Let me shorthand the process: It took a year and a half. I had to raise nearly $20,000. At the time I finished the script, I had $700 in the bank. But when I called a community theater and asked if they would like a weekend tryout of my play on their stage, they said “Why not?” and shared box office receipts with me. When I offered to perform it at dinner parties and country club ladies’ luncheons, I’d hear “Why not?” and then be handed donations from strangers, sometimes hundred dollar bills and checks for even more. A friend gave me frequent flyer miles for airfare from Dallas to Edinburgh. “I’m not using them,” he said, “so why not?
The Universe was repeating my two new favorite words. The great writer and teacher Joseph Campbell said that the warrior's approach "is to say 'yes' to life: say 'yea' to it all." Yes, yes, yes and WHY NOT!
I arrived in Edinburgh on July 27, 2013, alone with two suitcases of costumes and props, including hundreds of the tiny crocheted hearts I planned to give to each audience member. Sweater Curse: A Yarn about Love opened August 1 at the beautiful Sweet Grassmarket Theatre. First day: five tickets sold. Second day: none. My lighting guy, a lovely Scot named Callum Mackie, suggested I perform just for him. You know, why not?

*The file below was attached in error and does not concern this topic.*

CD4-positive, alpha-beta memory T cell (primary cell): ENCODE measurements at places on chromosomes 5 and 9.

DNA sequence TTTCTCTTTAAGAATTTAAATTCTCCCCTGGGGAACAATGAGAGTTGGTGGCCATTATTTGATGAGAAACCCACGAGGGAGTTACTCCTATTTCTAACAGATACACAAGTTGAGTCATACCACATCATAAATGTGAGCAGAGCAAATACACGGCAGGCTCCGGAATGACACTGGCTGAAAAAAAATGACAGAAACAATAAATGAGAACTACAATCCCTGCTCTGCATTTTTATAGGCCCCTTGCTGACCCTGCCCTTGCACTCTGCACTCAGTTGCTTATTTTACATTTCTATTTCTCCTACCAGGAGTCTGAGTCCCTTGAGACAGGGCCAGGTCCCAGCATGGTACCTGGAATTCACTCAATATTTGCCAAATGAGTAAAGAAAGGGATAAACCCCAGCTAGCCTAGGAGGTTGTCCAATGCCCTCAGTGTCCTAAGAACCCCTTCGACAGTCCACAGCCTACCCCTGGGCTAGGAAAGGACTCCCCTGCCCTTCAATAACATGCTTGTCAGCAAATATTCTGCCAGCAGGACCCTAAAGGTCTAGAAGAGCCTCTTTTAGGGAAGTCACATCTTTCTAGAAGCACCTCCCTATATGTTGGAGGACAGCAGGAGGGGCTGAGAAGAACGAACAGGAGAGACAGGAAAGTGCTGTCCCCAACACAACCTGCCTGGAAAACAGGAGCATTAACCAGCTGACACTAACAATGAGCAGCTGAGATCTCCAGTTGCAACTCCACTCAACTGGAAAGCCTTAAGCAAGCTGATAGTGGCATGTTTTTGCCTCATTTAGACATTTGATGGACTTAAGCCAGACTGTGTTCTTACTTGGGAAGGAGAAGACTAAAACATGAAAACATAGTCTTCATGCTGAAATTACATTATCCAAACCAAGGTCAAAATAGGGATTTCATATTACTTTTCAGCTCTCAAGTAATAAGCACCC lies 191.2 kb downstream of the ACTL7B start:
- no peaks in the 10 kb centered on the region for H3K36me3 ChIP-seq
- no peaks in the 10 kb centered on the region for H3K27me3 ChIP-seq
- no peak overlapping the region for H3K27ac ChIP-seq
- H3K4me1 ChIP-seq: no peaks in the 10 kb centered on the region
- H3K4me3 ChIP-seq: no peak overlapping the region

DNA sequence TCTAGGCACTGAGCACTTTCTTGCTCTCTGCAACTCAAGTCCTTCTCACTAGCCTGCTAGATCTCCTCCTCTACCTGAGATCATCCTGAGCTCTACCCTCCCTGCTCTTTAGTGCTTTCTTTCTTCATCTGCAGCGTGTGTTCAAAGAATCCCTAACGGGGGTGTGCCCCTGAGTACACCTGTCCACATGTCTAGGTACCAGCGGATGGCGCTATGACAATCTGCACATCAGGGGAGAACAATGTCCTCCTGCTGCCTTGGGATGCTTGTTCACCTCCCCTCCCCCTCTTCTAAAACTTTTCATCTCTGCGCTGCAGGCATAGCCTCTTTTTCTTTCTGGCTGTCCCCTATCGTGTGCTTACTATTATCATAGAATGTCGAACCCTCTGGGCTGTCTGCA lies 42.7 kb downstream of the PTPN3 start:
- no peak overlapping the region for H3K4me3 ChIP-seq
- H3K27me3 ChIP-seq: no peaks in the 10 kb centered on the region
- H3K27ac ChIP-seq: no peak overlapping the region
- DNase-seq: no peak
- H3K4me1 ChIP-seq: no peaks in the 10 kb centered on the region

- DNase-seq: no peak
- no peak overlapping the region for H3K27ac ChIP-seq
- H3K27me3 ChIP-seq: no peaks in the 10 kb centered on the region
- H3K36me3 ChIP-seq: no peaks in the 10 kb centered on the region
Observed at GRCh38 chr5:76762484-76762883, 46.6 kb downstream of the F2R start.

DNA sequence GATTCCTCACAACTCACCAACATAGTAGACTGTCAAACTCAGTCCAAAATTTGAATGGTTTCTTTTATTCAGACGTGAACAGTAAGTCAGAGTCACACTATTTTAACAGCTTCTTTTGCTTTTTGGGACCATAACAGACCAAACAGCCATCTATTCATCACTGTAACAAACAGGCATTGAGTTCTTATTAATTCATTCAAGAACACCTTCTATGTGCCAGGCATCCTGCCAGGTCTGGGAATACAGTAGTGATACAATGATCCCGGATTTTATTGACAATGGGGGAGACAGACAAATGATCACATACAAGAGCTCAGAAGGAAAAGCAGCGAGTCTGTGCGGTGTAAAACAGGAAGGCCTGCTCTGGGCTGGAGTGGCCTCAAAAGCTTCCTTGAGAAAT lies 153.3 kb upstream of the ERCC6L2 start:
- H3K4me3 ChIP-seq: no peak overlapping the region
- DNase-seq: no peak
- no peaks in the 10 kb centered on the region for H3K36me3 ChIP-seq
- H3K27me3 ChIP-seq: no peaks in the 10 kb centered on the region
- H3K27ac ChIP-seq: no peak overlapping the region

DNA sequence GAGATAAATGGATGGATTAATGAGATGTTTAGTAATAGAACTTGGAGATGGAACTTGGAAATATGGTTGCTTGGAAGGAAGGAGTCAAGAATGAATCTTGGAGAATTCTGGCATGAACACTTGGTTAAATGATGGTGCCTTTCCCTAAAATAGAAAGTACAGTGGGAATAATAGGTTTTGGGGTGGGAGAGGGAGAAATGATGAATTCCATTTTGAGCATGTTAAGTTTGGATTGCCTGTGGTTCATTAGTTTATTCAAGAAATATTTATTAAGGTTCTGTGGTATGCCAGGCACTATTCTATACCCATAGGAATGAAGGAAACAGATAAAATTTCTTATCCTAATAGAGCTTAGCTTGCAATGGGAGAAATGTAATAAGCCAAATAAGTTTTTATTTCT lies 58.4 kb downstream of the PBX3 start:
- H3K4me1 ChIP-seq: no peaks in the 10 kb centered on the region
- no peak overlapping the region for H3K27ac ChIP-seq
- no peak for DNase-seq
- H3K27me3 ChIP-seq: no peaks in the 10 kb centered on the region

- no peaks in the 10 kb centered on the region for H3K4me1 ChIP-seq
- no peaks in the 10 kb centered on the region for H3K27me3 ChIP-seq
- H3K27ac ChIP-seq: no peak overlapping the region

Third performance, a few more people. I didn’t know one of them was a major critic. The fourth day as I walked up to the theater, I noticed my poster had five stars glued on it. Five stars mean you’re a hit. The critic’s review was out and it read like I’d written it myself: “This is as good as it can be and for that, it’s worth a full house – of stars as well as people.”
For the rest of the run, the house was packed, often with knitters who brought wool and needles and knitted along. Older women told me I made them feel not invisible anymore. And get this – my favorite high school teacher, Ann McSpadden, who encouraged me to be a writer 40 years before, just happened to be in Edinburgh on vacation during the Fringe. Perfect.
I’m so glad I didn’t get hung up on the “cursed hows.” That I didn’t go with “not now,” but with “Why not?”
It all worked into my play. Because my show isn’t really about knitting. It’s about love and hope. It closes with a line about how we have to keep knitting no matter how many sweaters go unfinished and how many romances fray at the ends. Because love is lovely at any age and you have to say “Why not?” when love finds you. Love is, after all, what knits us all together.
My Year of Why Not – success at the Fringe, bookings in nine theaters and three more festivals – didn’t end in 2013. I called 2014 the Year of Why Not: The Sequel, with a return engagement and even bigger audiences at the Fringe that August. And 2015 has been the Why Not Jubilee, being asked back to the Fringe to teach workshops and invited to solo theater festivals into 2016.
My cloak of invisibility has worn off. This summer in Edinburgh, I was walking past a coffee shop and a young man came bounding toward me. “Hey, look!” he shouted. From his pocket he pulled one of the little crocheted hearts. He’d seen me in 2014 and still had that little heart in his jacket.
“Why did you keep it all this time?” I asked him. “It makes me happy,” he answered, and gave me a hug.